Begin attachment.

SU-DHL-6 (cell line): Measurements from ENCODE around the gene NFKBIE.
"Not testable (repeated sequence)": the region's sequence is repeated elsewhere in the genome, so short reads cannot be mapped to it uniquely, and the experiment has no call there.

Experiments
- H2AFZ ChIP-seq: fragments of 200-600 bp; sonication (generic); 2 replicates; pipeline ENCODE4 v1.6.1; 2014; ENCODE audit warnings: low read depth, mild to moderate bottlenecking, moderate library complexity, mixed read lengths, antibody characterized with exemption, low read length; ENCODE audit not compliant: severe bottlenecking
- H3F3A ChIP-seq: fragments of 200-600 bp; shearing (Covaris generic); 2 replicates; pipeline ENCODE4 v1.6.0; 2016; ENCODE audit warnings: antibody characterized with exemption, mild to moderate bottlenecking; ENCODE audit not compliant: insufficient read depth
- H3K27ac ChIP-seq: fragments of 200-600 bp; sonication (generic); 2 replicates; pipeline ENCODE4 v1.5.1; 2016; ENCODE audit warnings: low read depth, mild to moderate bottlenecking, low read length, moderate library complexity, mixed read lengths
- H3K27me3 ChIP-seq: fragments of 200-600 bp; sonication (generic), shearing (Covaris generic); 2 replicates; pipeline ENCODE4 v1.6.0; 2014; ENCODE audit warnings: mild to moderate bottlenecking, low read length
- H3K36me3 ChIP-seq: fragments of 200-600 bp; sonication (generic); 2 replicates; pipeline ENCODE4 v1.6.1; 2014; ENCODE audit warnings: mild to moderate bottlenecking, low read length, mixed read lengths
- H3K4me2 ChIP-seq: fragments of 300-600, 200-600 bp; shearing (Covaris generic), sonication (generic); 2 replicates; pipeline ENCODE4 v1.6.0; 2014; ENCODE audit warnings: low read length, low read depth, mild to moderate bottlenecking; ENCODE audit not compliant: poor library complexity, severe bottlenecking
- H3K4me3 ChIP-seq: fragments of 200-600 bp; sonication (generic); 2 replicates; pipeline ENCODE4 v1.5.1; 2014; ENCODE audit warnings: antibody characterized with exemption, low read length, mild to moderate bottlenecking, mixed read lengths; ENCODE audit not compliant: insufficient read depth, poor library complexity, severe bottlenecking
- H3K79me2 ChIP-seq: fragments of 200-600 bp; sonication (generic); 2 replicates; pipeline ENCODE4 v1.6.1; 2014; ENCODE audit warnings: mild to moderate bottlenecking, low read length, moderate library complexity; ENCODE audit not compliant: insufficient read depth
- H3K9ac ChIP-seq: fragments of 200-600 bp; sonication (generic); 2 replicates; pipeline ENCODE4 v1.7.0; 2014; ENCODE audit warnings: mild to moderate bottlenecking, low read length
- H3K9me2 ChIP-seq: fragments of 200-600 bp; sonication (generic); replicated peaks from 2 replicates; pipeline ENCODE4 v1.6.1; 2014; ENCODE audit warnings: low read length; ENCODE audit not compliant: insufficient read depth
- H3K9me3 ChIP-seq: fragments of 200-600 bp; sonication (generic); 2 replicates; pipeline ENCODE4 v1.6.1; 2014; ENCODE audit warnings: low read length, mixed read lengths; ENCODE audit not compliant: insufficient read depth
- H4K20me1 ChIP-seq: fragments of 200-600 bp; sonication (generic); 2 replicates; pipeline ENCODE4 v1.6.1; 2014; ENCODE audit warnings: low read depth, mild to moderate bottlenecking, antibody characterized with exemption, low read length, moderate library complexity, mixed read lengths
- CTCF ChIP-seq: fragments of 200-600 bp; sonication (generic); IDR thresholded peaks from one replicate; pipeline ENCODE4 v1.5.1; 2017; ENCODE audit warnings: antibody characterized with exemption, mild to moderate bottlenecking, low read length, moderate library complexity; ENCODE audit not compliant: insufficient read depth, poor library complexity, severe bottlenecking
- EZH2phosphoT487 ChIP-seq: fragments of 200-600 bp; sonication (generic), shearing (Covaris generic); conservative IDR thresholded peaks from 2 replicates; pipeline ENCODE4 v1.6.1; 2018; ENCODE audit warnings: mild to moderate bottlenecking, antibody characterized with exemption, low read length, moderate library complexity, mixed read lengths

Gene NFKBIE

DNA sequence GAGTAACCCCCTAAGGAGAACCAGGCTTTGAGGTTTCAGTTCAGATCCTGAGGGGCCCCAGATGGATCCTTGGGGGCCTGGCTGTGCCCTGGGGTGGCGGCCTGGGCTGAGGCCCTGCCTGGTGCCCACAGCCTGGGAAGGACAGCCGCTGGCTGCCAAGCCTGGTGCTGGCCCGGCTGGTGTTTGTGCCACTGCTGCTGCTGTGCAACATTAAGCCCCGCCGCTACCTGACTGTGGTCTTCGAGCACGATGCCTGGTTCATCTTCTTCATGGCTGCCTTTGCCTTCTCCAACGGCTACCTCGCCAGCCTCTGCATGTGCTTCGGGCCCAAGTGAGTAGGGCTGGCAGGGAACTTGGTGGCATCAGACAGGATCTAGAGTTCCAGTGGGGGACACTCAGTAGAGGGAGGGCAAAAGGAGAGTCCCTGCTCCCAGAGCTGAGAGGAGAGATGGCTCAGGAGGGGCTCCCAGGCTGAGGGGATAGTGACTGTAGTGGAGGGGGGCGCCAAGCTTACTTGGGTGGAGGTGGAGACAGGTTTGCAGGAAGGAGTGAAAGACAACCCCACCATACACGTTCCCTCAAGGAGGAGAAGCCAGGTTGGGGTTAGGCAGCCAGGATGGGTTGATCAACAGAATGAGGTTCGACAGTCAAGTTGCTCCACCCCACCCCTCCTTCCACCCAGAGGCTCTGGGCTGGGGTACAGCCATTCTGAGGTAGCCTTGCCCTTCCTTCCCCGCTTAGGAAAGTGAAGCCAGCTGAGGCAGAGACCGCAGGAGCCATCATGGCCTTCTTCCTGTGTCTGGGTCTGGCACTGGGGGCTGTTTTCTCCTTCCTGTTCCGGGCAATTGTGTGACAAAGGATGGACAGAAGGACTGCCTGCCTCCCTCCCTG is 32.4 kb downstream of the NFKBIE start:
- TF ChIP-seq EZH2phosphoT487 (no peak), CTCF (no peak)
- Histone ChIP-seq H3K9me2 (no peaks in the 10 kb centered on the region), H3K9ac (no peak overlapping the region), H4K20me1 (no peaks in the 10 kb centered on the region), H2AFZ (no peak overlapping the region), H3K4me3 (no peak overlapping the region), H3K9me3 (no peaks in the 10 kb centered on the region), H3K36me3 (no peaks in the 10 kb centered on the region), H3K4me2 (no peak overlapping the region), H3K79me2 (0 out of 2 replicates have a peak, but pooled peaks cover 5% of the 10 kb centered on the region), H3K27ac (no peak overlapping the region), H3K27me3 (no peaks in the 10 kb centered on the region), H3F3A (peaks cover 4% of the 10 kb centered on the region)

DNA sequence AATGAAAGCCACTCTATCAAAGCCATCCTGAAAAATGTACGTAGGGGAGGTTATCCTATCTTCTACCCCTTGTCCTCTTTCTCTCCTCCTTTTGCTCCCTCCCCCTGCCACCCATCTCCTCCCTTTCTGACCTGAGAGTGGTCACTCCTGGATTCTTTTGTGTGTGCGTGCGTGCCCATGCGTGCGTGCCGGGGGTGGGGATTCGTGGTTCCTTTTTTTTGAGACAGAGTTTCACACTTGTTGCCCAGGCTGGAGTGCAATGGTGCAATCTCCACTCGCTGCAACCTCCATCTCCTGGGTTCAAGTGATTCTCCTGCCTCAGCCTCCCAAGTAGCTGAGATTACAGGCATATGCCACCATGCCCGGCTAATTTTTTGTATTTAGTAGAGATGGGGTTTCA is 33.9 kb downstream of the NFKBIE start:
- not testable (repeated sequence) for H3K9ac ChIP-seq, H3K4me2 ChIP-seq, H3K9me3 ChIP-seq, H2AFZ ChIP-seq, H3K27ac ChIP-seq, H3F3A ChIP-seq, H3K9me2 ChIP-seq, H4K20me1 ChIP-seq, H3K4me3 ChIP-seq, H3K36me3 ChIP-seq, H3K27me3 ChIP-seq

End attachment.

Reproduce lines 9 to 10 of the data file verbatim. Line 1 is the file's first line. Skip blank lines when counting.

- H3K4me2 ChIP-seq: fragments of 300-600, 200-600 bp; shearing (Covaris generic), sonication (generic); 2 replicates; pipeline ENCODE4 v1.6.0; 2014; ENCODE audit warnings: low read length, low read depth, mild to moderate bottlenecking; ENCODE audit not compliant: poor library complexity, severe bottlenecking
- H3K4me3 ChIP-seq: fragments of 200-600 bp; sonication (generic); 2 replicates; pipeline ENCODE4 v1.5.1; 2014; ENCODE audit warnings: antibody characterized with exemption, low read length, mild to moderate bottlenecking, mixed read lengths; ENCODE audit not compliant: insufficient read depth, poor library complexity, severe bottlenecking